Why say “the earthy scent released when rain hits dry earth” when you could go with “petrichor”? That’s what Merriam-Webster tweeted recently.
I love words almost as much as Merriam-Webster, but I would pick the full description.
One, it’s wonderfully evocative. You can almost smell that earthy scent, and feel the drops of rain splashing off the ground beneath your feet.
Two, if you use “petrichor,” you pretty much have to define the word anyway. It may well be the perfect word, but it just isn’t known widely enough to be understood. And isn’t that what you’re aiming for?
One of my Christmas gifts this year was a word-of-the-day calendar, and I also subscribe to Merriam-Webster’s Word of the Day. Both often pull out words that fall into the same category – possibly the exact word, but one that might well turn off the reader. For example:
- Abstruse: hard to understand (the equally abstruse “recondite” is offered as an alternative; don’t take it)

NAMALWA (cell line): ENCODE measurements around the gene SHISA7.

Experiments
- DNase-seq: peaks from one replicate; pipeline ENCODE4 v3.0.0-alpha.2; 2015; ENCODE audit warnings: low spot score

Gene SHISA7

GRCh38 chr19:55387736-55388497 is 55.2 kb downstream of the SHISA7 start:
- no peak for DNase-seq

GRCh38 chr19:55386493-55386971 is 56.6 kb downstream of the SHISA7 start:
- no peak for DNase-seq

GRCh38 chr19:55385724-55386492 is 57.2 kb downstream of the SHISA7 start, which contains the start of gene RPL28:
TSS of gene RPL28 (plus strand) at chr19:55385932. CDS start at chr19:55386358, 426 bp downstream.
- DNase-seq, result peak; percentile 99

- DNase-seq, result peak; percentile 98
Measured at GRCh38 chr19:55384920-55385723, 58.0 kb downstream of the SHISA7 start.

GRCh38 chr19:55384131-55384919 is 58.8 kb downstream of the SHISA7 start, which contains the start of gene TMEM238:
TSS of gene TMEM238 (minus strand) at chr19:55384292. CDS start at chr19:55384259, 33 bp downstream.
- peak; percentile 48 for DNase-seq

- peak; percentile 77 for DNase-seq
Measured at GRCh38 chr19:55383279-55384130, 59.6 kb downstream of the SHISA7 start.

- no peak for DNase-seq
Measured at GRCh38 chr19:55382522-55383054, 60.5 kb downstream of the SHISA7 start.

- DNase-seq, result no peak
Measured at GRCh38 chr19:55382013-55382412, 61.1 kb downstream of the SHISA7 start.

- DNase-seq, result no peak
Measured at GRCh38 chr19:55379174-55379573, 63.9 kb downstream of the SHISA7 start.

- Spurious: not genuine; false
- Facile: easily accomplished (but possibly shallow); ready, fluent, poised
- Egregious: outstandingly bad, shocking, flagrant (the old meaning is “remarkably good,” so you have the option of really confusing people with this one)
- Perfidious: treacherous; relating to or characterized by faithlessness or disloyalty
If you want readers to understand what you’re writing, don’t make them reach for a dictionary. Most of them won’t do it. They don’t read with a dictionary at hand. They won’t write the word down and look it up later (word nerd alert: That’s what I do). They’ll just skim over your sentence, or worse, stop reading.
As I’ve said before, it’s kinder to your reader to pick a word that’s more familiar and more easily understood without a dictionary. “More interesting,” as in the explanation of petrichor, is a bonus.
What words have you run across that may be precise but confusing? And do you read with a dictionary nearby?
Illustration: Mohamed_hassan and Pixabay.
More obscure words that drove me to the dictionary